US FDA-approved disease-modifying treatments for multiple sclerosis: review of adverse effect profiles

Galetta, Steven L.; Markowitz, Clyde
February 2005
CNS Drugs;2005, Vol. 19 Issue 3, p239
Academic Journal
journal article
Several disease-modifying agents (DMAs) are approved for the treatment of multiple sclerosis, including three interferon (IFN)-beta products, glatiramer acetate and mitoxantrone. This article reviews the adverse event profiles of these DMAs based on the pivotal phase III trials, and provides practical guidelines for managing adverse effects. In general, the most common adverse events associated with IFN beta therapy are flu-like symptoms, including fever, chills and myalgias, and headache. The flu-like symptoms typically resolve within 24 hours and may be mitigated by over-the-counter anti-inflammatory agents. Adverse events related to glatiramer acetate therapy include injection-site reactions and a systemic reaction consisting of flushing, chest tightness, palpitation, anxiety or dyspnoea. The systemic reaction is transient (30 seconds to 30 minutes) and self-limited. Mitoxantrone may cause nausea, vomiting, alopecia, amenorrhoea and myelosuppression; isolated cases of acute leukaemia and dose-related cardiotoxicity have been reported in the literature. Longer-term tolerability data on mitoxantrone as a treatment for multiple sclerosis are needed. It is important for physicians to counsel patients on DMA-related adverse effects, most of which are transient and of mild-to-moderate severity. Various strategies that can be employed to prevent or manage these adverse effects and lessen their impact on the patient are discussed.


Related Articles

  • Multiple sclerosis. Gaze, Harriet // BMJ: British Medical Journal (International Edition);6/14/2003, Vol. 326 Issue 7402, p1323 

    Presents Harriet Gaze, a journalist who has multiple sclerosis (MS), as she talks to former general practitioner Stephen Hempling, who had MS diagnosed at age 50. Belief that Hempling probably has better medical care for his MS than she does for hers; Hemplings' current forensic career;...

  • Oxidative Stress in Patients with Multiple Sclerosis on Interferon Therapy. Abdullah, Kassim Salih; Majdal, Hakki Mohammed; Mohamad, Marwan // Tikrit Medical Journal;2012, Vol. 18 Issue 2, p9 

    Controlled comparative clinical trial, conducted on the department of neurology , Ibin Sina teaching hospital, Mosul -Iraq, to evaluate the oxidative stress status in patient with multiple sclerosis. Thirty female patients diagnosed as multiple sclerosis enrolled in the study, thirty healthy...

  • Epidemiology of frequent attenders: a 3-year historic cohort study comparing attendance, morbidity and prescriptions of one-year and persistent frequent attenders. Smits, Frans ThM.; Brouwer, Henk J.; ter Riet, Gerben; van Weert, Henk C. P. // BMC Public Health;2009, Vol. 9 Issue 1, p1 

    Background: General Practitioners spend a disproportionate amount of time on frequent attenders. So far, trials on the effect of interventions on frequent attenders have shown negative results. However, these trials were conducted in short-term frequent attenders. It would be more reasonable to...

  • Clinical trials in multiple sclerosis: Current and future requirements — potential pitfalls. Rieckmann, P. // Journal of Neurology;Dec2008 Supplement 6, Vol. 255, p66 

    Several lines of evidence support early immunomodulatory treatment of relapsing multiple sclerosis with either recombinant beta-interferons or glatiramer acetate and positive results from phase III trials encourage start of treatment even in patients with clinical isolated syndrome (CIS)....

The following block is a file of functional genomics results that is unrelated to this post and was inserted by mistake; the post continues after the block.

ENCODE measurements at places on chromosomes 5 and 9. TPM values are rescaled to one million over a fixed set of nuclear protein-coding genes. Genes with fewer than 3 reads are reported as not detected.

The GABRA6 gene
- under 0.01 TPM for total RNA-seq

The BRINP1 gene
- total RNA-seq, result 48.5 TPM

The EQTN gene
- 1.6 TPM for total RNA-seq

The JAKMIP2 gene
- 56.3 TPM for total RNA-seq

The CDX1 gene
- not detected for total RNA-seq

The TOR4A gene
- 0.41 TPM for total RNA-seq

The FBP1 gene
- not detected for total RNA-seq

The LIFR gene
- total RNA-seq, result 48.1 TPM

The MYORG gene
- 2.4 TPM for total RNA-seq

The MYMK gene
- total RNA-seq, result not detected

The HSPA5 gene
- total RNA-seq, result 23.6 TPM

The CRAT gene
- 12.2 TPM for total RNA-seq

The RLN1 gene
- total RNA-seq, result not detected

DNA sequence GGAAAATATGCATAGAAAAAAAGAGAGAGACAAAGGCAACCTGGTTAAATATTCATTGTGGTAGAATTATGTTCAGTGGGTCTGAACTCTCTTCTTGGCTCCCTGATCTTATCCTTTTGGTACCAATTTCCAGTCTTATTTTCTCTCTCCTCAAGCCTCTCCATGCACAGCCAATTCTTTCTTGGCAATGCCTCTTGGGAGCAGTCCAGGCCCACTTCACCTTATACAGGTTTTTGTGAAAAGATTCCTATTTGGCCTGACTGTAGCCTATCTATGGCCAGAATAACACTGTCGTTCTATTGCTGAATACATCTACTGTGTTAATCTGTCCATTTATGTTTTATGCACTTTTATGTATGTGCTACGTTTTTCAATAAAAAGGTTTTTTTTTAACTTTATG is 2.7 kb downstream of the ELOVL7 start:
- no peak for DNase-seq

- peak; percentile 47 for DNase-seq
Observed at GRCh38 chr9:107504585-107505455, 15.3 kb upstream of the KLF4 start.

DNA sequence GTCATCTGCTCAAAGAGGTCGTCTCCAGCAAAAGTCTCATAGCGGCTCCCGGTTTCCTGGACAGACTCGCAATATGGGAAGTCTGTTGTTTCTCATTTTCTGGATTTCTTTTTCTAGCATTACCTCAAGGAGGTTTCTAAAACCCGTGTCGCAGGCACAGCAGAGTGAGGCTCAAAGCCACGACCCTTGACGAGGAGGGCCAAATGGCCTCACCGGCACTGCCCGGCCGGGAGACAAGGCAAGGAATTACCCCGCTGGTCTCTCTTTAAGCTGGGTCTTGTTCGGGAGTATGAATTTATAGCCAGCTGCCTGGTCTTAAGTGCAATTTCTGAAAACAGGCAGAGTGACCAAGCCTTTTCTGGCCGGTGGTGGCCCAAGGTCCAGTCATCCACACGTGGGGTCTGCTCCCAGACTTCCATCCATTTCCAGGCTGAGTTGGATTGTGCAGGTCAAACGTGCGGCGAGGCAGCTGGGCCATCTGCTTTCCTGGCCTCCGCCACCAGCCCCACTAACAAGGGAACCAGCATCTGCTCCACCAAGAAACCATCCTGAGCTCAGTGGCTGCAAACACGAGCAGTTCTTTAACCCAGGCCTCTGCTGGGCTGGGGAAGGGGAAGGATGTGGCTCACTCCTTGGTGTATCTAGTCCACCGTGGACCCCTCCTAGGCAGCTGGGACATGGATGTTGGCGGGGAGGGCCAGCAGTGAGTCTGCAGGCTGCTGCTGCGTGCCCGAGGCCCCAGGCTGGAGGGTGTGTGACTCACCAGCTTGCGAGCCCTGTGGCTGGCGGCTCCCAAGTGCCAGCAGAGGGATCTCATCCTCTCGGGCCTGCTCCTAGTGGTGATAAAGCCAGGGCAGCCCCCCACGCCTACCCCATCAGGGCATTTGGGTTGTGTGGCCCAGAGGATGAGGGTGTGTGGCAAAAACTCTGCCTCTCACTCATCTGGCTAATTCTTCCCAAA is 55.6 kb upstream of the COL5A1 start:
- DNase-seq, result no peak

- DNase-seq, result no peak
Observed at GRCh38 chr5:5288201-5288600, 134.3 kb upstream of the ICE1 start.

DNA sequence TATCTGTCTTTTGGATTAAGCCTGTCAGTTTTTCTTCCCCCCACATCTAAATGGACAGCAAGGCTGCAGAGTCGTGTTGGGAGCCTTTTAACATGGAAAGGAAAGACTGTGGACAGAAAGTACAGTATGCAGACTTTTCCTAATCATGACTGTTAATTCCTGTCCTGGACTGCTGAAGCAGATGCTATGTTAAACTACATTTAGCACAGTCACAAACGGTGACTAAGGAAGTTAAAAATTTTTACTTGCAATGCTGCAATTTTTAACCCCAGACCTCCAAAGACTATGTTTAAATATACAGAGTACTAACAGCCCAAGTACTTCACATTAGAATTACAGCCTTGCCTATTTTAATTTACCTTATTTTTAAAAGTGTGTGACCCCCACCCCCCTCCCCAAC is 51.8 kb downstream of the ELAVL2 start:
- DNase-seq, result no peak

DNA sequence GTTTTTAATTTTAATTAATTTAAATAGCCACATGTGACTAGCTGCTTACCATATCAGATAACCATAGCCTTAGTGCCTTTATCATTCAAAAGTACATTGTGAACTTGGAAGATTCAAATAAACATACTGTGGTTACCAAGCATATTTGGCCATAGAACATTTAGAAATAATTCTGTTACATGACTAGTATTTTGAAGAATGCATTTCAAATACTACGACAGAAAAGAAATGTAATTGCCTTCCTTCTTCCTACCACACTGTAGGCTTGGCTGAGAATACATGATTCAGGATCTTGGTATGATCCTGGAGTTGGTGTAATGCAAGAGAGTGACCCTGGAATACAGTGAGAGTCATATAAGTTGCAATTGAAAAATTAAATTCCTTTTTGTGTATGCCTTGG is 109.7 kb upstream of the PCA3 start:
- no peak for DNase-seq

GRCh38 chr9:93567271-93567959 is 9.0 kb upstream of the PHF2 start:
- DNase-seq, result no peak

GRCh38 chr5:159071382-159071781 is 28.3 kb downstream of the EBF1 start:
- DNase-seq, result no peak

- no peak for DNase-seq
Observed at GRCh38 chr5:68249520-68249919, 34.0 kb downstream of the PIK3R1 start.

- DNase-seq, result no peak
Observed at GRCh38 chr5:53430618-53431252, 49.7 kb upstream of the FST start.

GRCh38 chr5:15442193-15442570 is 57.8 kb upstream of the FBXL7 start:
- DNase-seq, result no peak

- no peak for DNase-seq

• Multiple Sclerosis News Headlines May 15, 2003 - June 14, 2003.  // PharmaWatch: CNS;July 2003, Vol. 2 Issue 7, p19 

    Reports developments on issues related to the treatment of multiple sclerosis as of July 2003. Details on the results of the first phase of the clinical trial of an interferon enhancing therapy conducted by Transition Therapeutics Inc.; Assessment on the efficacy of the Rebif drugs on patients...

  • Tissue viability and the inverse care law. White, Richard // Wounds UK;Nov2011, Vol. 7 Issue 4, p10 

    The author reflects on the standard of care for patients of all age groups with viability issues, who are being cared in their owned houses in England. The author states that general practitioners (GPs) are ignorant and indifferent on patient groups due to inadequate training and time-consuming...

  • Death waited eagerly for me. Farrell, Liam // GP: General Practitioner;10/27/2006, p20 

    The article presents the author's experience of visiting a patient at a ghostly house in the countryside. He was received by a skeletal figure. The patient said that he had a severe cough. The author examined him and found that he was suffering from viral fever. He suggested him to rest for some...

  • Spot(s). Robins, Bernard // Annals of Internal Medicine;4/19/2005, Vol. 142 Issue 8, p675 

    The article presents experience of the author as a doctor. The telephone call came from the answering service at noon on a hot Wednesday in July of 1957. The author had been in practice for about a month and was keeping busy making house calls for doctors on their days off or at night. This call...

  • The use of instrumental examinations in the diagnosis of headaches. Tynecka-Turowska, M.; Krasińska-Czerlunczakiewicz, H.; Mitosek-Szewczyk, K.; Stelmasiak, Z. // Neurological Sciences;Nov2003, Vol. 24 Issue 4, p305 

    Headaches are the most common complaint reported by patients to their physician. They can be divided into spontaneous and symptomatic. The findings of the history and examination may suggest the need for diagnostic testing. The ancillary investigation and management of headache is discussed.


Read the Article


Sorry, but this item is not currently available from your library.

Try another library?
Sign out of this library

Other Topics